Sunday, February 17, 2013

A Good Day to Die Hard

Grade: 28 (C-)

I didn’t walk out of A Good Day to Die Hard, but I had mentally and emotionally checked out of the film fairly quickly. It’s a bad film, but it’s hard to care about it beyond the fact that it sullies the name of the original 1988 action classic. A Good Day to Die Hard isn’t just the worst entry in the franchise: it’s the most pointless. It has no reason for being, no sense of investment on anyone’s part, and practically nothing of interest in its 97-minute running time. If this review sports a mood of weary resignation, it’s because it’s hard to care too much about a film where the collective amount of shits given by the people who made it add up to 0.0.

John McClane (Bruce Willis) is once again the wrong man at the wrong place at the wrong time. John has reconnected with his daughter Lucy (Mary Elizabeth Winstead, reprising her role from the previous film in a cameo), but he remains on poor terms with his son, John “Jack” McClane, Jr. (Jai Courtney, winner of the Sam Worthington lookalike contest). When Jack is accused of assassinating a politician in Russia, John travels to Moscow to try to help his estranged son. It turns out that Jack is actually a CIA operative trying to save political prisoner Yuri Komarov (Sebastian Koch) from the ruthless Russian official Viktor Chagarin (Sergei Kolesnikov). Komarov, it turns out, has some dirt connecting Chagarin to some dirty deeds, and the CIA are ready to help spring him. But things go awry as Jack’s partner is killed, and now father and son reunite to help kick ass, save the day, and yell “yippee-ki-yay motherfucker” once again.

As one might expect from a Die Hard movie, not everything is what it seems. Yet none of the complications or twists register. Part of it comes from a deeply convoluted plot courtesy of screenwriter Skip Woods, the man behind such cinematic atrocities as Swordfish and X-Men Origins: Wolverine. Part of it comes from director John Moore’s dull action scenes, all of which feel artificial and without any sense of stakes. Part of it comes from the fact that this is the only film in the series that feels so generic that it could have been made at any point in time by anyone. Die Hard 4.0/Live Free or Die Hard (whatever you want to call it) might have been hampered by Len Wiseman’s generic directing, but at least it had an idea of where to take the series (cyber terrorism). Badly executed as it might have been, there was still a sense of effort behind it.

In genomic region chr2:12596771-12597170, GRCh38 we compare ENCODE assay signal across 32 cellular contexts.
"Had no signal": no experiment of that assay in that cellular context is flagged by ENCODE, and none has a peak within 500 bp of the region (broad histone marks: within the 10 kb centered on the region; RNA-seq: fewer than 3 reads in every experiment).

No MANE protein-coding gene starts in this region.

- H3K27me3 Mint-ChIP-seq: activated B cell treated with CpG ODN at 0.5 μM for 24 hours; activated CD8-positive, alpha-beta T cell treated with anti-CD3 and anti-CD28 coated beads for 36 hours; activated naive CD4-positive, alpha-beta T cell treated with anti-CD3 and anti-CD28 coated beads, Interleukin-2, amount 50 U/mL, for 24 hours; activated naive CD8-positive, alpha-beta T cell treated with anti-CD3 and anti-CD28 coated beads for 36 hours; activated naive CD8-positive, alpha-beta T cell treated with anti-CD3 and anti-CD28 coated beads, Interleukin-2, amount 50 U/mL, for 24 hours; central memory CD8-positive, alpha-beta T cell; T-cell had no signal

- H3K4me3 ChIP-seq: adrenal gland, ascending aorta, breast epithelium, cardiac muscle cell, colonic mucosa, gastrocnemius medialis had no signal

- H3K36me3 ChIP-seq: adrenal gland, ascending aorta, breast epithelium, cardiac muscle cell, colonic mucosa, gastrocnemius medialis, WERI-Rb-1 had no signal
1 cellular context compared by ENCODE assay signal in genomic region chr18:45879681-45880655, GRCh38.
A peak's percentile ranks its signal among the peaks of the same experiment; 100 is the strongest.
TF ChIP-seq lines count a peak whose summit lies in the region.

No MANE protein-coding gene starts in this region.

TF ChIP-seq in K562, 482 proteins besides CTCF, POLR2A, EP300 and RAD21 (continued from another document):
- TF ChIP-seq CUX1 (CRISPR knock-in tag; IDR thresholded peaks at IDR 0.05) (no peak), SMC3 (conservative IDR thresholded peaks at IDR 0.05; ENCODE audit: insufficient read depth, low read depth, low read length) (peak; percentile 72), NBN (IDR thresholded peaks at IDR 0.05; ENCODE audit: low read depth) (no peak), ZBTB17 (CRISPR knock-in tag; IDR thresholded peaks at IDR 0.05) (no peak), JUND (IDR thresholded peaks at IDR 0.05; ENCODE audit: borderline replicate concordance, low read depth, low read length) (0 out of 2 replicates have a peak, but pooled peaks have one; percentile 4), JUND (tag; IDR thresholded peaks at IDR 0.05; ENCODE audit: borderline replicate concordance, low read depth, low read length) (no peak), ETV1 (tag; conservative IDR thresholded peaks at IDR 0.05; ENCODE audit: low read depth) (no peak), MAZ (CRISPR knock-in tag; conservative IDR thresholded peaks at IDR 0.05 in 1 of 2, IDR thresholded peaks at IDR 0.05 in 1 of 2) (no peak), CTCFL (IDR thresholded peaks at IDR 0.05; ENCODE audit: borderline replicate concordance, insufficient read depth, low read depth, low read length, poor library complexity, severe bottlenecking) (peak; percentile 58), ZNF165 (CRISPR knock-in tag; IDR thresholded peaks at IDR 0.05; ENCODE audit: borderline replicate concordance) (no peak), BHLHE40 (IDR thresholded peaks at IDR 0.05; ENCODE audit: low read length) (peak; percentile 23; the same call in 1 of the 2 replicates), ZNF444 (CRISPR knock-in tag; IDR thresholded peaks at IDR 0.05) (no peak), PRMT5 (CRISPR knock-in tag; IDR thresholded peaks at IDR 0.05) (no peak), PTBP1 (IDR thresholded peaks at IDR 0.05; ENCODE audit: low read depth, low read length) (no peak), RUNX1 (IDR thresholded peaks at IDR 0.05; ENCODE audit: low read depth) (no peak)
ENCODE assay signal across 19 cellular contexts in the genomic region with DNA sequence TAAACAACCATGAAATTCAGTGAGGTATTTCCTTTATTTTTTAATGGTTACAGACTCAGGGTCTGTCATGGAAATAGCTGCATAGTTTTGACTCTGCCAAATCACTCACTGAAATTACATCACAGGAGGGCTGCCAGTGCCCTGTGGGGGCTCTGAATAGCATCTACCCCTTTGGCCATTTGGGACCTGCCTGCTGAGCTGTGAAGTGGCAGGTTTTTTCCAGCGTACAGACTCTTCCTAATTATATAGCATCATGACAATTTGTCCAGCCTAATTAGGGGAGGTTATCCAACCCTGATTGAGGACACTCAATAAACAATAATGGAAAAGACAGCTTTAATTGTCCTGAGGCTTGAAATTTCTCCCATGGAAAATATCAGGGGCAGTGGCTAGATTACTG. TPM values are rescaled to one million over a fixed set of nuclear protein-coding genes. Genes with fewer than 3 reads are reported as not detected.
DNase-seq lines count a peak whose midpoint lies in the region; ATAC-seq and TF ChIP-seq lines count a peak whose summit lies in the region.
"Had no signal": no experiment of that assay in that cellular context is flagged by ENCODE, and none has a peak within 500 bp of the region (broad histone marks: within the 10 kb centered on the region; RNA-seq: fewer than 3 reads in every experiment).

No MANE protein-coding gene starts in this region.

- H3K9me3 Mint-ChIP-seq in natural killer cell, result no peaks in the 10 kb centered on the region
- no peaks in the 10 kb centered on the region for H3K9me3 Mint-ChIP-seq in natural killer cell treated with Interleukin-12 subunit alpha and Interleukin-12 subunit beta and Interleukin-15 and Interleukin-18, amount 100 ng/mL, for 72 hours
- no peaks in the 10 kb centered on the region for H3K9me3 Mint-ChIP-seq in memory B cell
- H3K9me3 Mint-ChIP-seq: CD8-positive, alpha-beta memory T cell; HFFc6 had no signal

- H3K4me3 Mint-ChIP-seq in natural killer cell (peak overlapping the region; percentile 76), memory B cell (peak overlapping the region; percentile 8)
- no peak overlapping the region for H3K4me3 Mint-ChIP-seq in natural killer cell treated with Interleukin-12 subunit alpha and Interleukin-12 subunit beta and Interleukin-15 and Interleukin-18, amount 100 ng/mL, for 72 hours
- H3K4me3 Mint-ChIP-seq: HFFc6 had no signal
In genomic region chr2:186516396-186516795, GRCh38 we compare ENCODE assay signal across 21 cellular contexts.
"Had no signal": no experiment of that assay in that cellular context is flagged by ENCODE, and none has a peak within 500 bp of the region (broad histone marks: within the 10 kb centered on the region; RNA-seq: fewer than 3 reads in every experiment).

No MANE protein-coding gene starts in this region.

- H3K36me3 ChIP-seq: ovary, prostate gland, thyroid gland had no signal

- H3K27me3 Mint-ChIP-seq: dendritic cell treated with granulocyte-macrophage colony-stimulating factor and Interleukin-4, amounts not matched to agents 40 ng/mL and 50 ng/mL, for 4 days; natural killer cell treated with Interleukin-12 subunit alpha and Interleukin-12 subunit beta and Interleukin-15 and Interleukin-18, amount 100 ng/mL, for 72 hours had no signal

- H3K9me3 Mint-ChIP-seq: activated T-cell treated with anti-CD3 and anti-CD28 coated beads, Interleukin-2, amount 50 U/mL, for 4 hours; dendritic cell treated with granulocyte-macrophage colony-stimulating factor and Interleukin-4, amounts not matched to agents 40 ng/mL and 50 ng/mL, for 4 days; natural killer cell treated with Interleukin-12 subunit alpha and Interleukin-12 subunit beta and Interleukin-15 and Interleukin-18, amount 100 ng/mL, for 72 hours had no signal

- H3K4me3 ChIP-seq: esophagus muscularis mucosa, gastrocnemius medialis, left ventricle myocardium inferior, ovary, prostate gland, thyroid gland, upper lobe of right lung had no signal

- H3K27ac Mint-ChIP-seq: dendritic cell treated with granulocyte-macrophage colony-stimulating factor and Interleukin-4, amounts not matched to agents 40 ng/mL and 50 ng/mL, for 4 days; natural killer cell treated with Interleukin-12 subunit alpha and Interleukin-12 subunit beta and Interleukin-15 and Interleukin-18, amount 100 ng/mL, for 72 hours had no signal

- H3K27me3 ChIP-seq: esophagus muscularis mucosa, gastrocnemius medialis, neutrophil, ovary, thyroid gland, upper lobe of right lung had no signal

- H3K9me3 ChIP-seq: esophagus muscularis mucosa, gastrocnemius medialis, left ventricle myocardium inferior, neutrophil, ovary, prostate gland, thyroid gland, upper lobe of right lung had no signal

The same can’t be said here. Everyone behind and in front of the camera feels like they’re going through the motions, particularly a sleepwalking Willis and the dull Courtney, both of whom come off less like McClane and son and more like cardboard macho assholes. What’s most distressing is that the film doesn’t even seem to know why audiences loved Die Hard in the first place. Where the original film had three or four memorable villains, this one has none. Where the original was outrageously funny, this one can barely bother to utter its one repetitive, unfunny joke (John McClane is on vacation…which he isn’t. Apparently the screenwriter didn’t bother to read the script). Where the original made McClane a put-upon, wisecracking  everyman with a sense of vulnerability, here he’s just a stuntman crashing through several panes of glass without any real damage. I can barely even dignify this thing with contempt. This isn’t Die Hard. It’s some other kind of crappy thriller.

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